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© Boardworks Ltd 2005 1 of 26 These icons indicate that teacher’s notes or useful web addresses are available in the Notes Page. This icon indicates the.

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Presentation on theme: "© Boardworks Ltd 2005 1 of 26 These icons indicate that teacher’s notes or useful web addresses are available in the Notes Page. This icon indicates the."— Presentation transcript:

1 © Boardworks Ltd of 26 These icons indicate that teacher’s notes or useful web addresses are available in the Notes Page. This icon indicates the slide contains activities created in Flash. These activities are not editable. For more detailed instructions, see the Getting Started presentation. 1 of 26 The Upper Course of a River © Boardworks Ltd 2005

2 2 of 26 What are the main processes that operate in the upper course? What landforms occur in the upper course of a river? How are the landforms created? Learning objectives

3 © Boardworks Ltd of 26 Processes of river erosion Study this photo. How do you think this river can erode the landscape? Erosion is the wearing away of the land.

4 © Boardworks Ltd of 26 Processes of river erosion Hydraulic action Attrition Corrosion Abrasion

5 © Boardworks Ltd of 26 Definitions Hydraulic Action This process involves the force of water against the bed and banks. Abrasion/Corrasion This is the process by which the bed and banks are worn down by the river’s load. The river throws these particles against the bed and banks, sometimes at high velocity. Attrition Material (the load) carried by the river bump into each other and so are smoothed and broken down into smaller particles. Corrosion This is the chemical action of river water. The acids in the water slowly dissolve the bed and the banks.

6 © Boardworks Ltd of 26 Do you know your processes of erosion?

7 © Boardworks Ltd of 26 What are the main processes that operate in the upper course? What landforms occur in the upper course of a river? How are the landforms created? Learning objectives

8 © Boardworks Ltd of 26 river disappears from view hidden by this spur of land River Conwy (near Mignant Moor) Landforms in the upper course V-shaped valleys and interlocking spurs Rapids Waterfalls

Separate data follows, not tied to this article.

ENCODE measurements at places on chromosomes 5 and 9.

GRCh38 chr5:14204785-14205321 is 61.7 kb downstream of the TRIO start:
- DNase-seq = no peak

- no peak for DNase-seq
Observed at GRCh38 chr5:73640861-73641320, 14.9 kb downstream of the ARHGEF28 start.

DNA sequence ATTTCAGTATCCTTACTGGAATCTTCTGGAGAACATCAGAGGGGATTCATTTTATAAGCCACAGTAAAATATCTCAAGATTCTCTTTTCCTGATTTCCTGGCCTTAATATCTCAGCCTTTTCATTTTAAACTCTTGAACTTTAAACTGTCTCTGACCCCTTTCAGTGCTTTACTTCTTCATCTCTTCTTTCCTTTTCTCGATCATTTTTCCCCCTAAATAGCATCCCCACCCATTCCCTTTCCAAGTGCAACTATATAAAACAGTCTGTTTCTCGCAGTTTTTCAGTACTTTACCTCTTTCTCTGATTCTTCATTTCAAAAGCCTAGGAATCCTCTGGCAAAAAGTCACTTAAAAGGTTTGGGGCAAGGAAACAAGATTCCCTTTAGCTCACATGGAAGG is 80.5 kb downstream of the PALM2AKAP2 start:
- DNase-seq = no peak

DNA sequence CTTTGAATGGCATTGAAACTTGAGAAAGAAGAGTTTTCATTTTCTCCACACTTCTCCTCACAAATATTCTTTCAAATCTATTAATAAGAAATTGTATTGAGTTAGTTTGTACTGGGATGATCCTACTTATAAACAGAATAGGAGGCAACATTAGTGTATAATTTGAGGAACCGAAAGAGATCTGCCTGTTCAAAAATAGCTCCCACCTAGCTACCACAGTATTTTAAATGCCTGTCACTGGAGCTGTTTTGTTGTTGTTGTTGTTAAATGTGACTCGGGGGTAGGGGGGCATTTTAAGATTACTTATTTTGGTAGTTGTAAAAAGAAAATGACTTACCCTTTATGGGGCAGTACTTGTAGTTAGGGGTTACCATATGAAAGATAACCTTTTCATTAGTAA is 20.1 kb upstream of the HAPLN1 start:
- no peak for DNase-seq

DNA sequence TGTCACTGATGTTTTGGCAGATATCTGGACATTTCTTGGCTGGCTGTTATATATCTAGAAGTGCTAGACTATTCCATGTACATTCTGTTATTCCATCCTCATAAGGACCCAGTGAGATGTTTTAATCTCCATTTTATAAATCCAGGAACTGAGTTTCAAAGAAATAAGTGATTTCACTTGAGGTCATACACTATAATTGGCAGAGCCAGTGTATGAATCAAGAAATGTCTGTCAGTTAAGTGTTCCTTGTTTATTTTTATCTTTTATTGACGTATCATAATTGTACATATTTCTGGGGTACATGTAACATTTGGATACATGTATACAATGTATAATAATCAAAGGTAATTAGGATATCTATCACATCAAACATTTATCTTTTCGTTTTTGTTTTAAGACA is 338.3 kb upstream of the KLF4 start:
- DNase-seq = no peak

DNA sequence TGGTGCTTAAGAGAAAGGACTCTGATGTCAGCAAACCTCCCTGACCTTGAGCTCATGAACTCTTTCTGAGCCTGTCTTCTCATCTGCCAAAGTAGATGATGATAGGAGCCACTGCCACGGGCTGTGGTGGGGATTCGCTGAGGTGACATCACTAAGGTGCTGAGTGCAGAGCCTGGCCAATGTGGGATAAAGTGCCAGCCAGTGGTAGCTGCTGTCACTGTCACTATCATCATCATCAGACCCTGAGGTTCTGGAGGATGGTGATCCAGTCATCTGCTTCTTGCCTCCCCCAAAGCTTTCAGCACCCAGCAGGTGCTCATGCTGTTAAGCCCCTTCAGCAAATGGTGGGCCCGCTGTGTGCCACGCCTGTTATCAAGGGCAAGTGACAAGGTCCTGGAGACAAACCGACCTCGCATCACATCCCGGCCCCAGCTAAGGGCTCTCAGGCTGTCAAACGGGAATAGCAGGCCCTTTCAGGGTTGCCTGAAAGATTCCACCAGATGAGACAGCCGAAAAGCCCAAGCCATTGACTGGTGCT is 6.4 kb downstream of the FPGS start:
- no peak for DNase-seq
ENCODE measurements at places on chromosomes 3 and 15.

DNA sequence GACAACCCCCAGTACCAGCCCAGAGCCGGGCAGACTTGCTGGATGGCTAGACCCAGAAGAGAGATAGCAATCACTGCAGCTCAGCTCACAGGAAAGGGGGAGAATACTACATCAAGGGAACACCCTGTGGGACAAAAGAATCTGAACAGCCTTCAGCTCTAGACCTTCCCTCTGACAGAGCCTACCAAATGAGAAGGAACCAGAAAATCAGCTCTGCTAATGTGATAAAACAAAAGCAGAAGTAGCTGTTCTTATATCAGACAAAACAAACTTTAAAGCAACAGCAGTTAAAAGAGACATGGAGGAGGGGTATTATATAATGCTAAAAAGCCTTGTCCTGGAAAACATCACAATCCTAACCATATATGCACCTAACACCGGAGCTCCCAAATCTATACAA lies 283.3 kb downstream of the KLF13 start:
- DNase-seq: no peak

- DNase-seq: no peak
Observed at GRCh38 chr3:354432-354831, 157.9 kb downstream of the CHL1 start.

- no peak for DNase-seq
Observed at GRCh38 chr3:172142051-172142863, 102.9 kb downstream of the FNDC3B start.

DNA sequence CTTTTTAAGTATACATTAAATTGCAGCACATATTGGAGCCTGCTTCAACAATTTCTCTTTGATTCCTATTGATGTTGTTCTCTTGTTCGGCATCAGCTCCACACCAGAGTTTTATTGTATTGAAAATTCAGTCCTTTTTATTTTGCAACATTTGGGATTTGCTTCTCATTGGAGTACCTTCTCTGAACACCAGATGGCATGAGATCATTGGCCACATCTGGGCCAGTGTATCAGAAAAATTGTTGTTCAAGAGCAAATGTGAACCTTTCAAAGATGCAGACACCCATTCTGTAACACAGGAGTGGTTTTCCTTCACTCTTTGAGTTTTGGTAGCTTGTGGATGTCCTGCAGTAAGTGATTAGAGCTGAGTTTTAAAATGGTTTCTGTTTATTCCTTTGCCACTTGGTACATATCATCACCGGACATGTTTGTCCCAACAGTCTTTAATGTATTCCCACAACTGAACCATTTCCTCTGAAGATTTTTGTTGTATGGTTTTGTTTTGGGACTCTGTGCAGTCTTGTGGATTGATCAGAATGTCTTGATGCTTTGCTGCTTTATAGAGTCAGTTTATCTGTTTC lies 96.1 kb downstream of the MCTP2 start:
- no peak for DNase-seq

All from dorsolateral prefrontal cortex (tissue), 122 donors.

9 © Boardworks Ltd of 26 What are the main processes that operate in the upper course? What landforms occur in the upper course of a river? How are the landforms created? Learning objectives

10 © Boardworks Ltd of 26 Why do V-shaped valleys occur?

11 © Boardworks Ltd of 26 Interlocking spurs In the upper course the river does not have a huge amount of energy to erode as it does not have a high discharge and it has to transport large pieces of sediment. When the river meets areas of harder rock that are difficult to erode it winds around them. A series of hills form on either side of the river called spurs. As the river flows around these hills they become interlocked. So, a series of interlocking spurs are often found in the upper course of a river valley.

12 © Boardworks Ltd of 26 Techniques! – 1. Fieldsketching…. Produce an annotated fieldsketch to show that this is part of an upland river valley.

13 © Boardworks Ltd of OS Maps Identify v-shaped valleys and spurs of land.

14 © Boardworks Ltd of 26 Waterfalls! Seljalandsfoss, SW Iceland

15 © Boardworks Ltd of 26 Waterfall formation

16 © Boardworks Ltd of 26 Waterfalls

17 © Boardworks Ltd of 26 How does a waterfall form? Rearrange the stages of formation into the correct order:

18 © Boardworks Ltd of 26 Draw and annotate a diagram to explain the formation of a waterfall. Suggested labels: 1.More resistant rock 2.Less resistant rock 3.Plunge Pool 4.Unsupported rock 5.Fallen rocks 6.Gorge Your labels should contain detailed explanations! Waterfalls

19 © Boardworks Ltd of 26 An example of a waterfall – Gulfoss, Iceland

20 © Boardworks Ltd of 26 Gulfoss is located in Southwest Iceland on the Huita River. Gulfoss has two ‘steps’ to its waterfall. These steps are made by basalt lava while the rocks between these layers are softer, sedimentary rocks. Its gorge is 70m deep and 3 km long! Gulfoss

21 © Boardworks Ltd of 26 plunge pool grey basalt conglomerate tillite sandstone mudstone Which of these different rocks do you think is the most resistant? The geology of Gulfoss is more complex!

22 © Boardworks Ltd of 26 What are rapids and how do they form? Rapids are formed due to a sudden steepening of the stream gradient, but without a sufficient break in slope to form a waterfall, or from the river flowing over a series of thin layers of hard and soft rock. Rapids are part of a river where the water is relatively shallow but the flow of the water is quite fast and turbulent as the water descends over a series of small steps. River Rhône

23 © Boardworks Ltd of 26 Rapids

24 © Boardworks Ltd of 26 Examination question X Y Study the map of a river valley below: Sketch a cross-section of the river valley from X to Y. Label two features of this river valley. State at what stage of a river’s course you would expect to find this type of valley. Give reasons for your answer. Height (m) XY

25 © Boardworks Ltd of 26 What do you know about upland river valleys?

26 © Boardworks Ltd of 26 Key ideas Erosion is the main process operating in the upper course of a river. The direction of erosion is vertical. There are four main types of erosion – hydraulic action, attrition, abrasion and corrosion. Valleys are v-shaped with interlocking spurs. Waterfalls are formed where a river meets a band of less resistant rock. Plunge pools and gorges are features associated with the formation of waterfalls. Rapids are smaller scale features formed where finer bands of varying resistance of rock are found.


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